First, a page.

This piece originally posted at Filmstruck
Captain Al Chester (Terence Kilburn) grabs a glass of water and asks Major Jeff Cummings (Marshall Thompson), “You ever think of trying sleep instead of Benzedrine?” Popping pills freely to keep alert, Major Cummings is investigating the mysterious death of a local man, Jack Griselle, found dead in the woods near his farm. The two military men work at an air force base in Winthrop, Manitoba, Canada. The base uses atomic energy to boost its radar so they can spy on the Russians. But the mysterious death bothers them and the local authorities refuse to allow the U.S. military to conduct an autopsy. The year is 1958 and if you haven’t already guessed that the base’s atomic energy is going to play a big part in all of this, you’re not very familiar with 1950s sci-fi. And if you’re not, welcome to FIEND WITHOUT A FACE (’58), not only one of the best B movies ever made, but a great primer for anyone looking to enter the world of low-budget 1950s sci-fi horror.
Back to the base, Colonel Butler (Stanley Maxted) is trying his best to persuade Mayor Hawkins (James Dyrenforth) and Griselle’s sister, Barbara (Kim Parker), to let them perform an autopsy so they can be sure the atomic energy didn’t kill him. No go. But at least it serves as an introduction of our leading man, Major Cummings (Jeff from here on out), and leading lady, Barbara, and if you haven’t already figured out they’re going to fall in love, then you’re not familiar with movies, period. That’s okay, it’s what I’m here for.
Jeff drives Barbara back home and then heads back to the base to conduct another radar test. Did I mention the radar tests amp up the atomic energy output to its highest levels? And that each time they do this, the power fades and someone gets mysteriously killed? Well, they do and eventually, Jeff connects the two. This leads to someone finally getting an autopsy and the scene itself is an amazing piece of unsourced lighting as mood, something horror cinema excels at. In the autopsy room, the coroner, along with the colonel, mayor and Jeff, are all lit, quite dramatically, from below. There’s no light whatsoever shining on the corpse they’re looking at, and even if there was they wouldn’t be able to see past the blinding light shining up on their faces. But who cares, it looks right and feels right and FIEND WITHOUT A FACE is the kind of movie that goes with “feels right” every time. That’s just one reason it’s so damn good.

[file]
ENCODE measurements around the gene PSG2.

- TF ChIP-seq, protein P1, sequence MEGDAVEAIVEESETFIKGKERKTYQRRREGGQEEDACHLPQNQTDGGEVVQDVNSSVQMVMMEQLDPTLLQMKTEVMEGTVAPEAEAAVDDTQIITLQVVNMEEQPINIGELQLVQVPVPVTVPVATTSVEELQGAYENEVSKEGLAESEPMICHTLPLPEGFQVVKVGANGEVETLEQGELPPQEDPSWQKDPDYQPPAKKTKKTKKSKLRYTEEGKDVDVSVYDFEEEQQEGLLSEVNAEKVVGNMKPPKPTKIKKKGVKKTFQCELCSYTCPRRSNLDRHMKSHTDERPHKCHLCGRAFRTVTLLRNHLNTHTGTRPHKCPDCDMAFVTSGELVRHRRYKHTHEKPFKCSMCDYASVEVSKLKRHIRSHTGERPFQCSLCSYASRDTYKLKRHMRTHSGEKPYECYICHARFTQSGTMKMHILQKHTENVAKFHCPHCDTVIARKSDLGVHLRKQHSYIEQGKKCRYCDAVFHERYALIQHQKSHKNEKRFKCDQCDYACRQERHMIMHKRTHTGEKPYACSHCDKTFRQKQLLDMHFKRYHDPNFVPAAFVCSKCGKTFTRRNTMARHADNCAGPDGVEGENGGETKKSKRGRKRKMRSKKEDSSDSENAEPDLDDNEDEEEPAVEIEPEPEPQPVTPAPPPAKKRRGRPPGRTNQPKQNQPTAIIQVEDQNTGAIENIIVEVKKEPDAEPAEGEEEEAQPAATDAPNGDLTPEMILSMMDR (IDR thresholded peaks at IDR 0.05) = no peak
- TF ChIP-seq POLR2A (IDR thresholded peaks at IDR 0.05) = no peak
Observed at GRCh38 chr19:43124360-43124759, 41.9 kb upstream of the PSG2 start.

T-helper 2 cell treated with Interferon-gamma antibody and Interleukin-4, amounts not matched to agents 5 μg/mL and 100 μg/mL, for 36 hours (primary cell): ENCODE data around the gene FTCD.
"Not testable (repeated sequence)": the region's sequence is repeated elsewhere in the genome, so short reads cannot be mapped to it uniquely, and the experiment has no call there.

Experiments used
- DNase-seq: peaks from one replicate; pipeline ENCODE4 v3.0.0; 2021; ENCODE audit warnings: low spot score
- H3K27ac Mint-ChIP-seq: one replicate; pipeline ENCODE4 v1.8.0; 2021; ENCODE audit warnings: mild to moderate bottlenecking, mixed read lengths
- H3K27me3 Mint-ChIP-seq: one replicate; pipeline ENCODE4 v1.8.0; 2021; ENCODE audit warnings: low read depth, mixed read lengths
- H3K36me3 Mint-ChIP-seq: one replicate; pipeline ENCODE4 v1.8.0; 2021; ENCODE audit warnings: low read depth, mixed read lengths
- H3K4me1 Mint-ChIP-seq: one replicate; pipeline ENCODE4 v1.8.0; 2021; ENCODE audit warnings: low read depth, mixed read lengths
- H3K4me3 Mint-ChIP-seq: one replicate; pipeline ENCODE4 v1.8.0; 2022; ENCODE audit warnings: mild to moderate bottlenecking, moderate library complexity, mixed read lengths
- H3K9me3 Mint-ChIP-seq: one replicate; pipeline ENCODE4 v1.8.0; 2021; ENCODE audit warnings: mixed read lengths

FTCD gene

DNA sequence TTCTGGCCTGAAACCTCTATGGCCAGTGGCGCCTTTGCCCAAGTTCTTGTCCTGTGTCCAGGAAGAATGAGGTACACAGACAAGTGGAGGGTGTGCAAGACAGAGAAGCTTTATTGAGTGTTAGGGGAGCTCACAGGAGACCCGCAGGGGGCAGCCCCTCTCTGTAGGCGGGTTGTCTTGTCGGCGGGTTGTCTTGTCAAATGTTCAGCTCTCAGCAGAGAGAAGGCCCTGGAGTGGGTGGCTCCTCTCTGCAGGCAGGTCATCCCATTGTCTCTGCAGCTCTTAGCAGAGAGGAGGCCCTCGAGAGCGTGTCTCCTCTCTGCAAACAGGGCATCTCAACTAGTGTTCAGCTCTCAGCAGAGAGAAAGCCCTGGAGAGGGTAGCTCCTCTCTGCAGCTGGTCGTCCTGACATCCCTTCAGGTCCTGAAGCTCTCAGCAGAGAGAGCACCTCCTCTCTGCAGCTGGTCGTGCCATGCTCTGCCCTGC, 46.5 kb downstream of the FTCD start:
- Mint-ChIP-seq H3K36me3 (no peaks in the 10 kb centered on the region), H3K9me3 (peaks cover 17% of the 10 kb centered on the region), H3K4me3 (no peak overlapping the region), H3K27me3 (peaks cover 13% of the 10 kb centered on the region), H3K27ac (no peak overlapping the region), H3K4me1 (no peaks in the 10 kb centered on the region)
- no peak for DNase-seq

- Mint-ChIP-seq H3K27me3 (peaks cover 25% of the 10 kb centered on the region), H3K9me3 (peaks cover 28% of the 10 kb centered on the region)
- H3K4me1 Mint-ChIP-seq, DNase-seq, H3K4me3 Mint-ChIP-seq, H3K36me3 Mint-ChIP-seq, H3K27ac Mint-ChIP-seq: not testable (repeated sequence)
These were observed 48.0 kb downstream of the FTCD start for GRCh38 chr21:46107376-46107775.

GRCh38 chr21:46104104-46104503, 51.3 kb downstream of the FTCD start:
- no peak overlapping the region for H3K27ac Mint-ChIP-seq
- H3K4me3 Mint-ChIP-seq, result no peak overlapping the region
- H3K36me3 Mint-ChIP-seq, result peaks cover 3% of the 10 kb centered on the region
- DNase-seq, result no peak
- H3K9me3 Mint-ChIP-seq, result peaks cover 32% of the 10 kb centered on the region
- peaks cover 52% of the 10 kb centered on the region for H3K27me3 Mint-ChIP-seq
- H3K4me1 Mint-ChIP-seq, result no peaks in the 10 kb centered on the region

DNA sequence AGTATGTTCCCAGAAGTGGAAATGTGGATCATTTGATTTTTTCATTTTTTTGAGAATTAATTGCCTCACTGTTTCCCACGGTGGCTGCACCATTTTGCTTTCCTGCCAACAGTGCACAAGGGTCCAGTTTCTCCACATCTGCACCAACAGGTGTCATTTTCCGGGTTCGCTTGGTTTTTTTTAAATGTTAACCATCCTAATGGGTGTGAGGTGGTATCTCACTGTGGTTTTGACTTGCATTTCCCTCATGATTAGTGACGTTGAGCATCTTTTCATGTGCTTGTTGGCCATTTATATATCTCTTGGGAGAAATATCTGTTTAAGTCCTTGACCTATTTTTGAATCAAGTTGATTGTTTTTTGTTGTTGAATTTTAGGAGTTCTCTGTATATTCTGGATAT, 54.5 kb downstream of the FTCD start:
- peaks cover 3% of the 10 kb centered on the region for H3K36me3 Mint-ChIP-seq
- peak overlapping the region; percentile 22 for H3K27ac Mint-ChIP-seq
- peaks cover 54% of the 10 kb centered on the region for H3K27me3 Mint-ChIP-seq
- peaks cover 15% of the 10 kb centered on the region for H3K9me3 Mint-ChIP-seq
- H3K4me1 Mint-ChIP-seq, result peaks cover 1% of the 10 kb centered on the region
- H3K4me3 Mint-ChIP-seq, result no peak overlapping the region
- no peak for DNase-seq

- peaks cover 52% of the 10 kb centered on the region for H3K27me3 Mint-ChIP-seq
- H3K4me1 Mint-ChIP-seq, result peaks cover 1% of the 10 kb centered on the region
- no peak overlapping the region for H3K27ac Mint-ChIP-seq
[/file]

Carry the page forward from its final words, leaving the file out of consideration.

Eventually Jeff figures out the source of the killings and why they can’t see the killer, or killers. Or things. It’s because they’re invisible and when they finally become visible (hint: it has to do with atomic energy) they are some of the best stop motion creations outside of a Ray Harryhausen movie you’ll ever see. Little brains with eye stems using spinal chords as ambulatory extensions, created by the stop-motion team of Florenz Von Nordoff, directing the sequences, and K. L. Ruppel, doing the stop-motion animation. This involved not just moving these little fiends around but showing their deaths, too. And when they die, usually by gunshot, they ooze blood and guts that, for a B movie of 1958, actually upset a few people at the time. In fact, you’ll see far more dark, thick, oozing blood and puss and bile than you will in most horror movies for the next decade.
All of this, as well as its remarkably efficient running time of just over an hour and fourteen minutes, results in a fantastic sci-fi horror film that takes many of the same themes from previous films (atomic misuse, monsters of the id, science gone wrong, invading killers) and coalesces them into a kind of end game for the great sci-fi horror movies of the period. The writing is snappy, the acting good, the pacing consistent, the atmosphere perfect and the effects great. When the climax comes it exceeds audience expectations, and fulfils them, too. The monsters get killed, the military is exonerated and the guy gets the girl. But you already knew that. We all did. Except for the fiend. But no loss of face resulted. He never had one in the first place.
Interesting poster note: In almost every poster, Barbara is shown in a bath towel. This comes from one scene in a movie where she is always dressed, sharp, intelligent, and professional. But, naturally, the poster designer went with the shower towel scene. Welcome to 1958.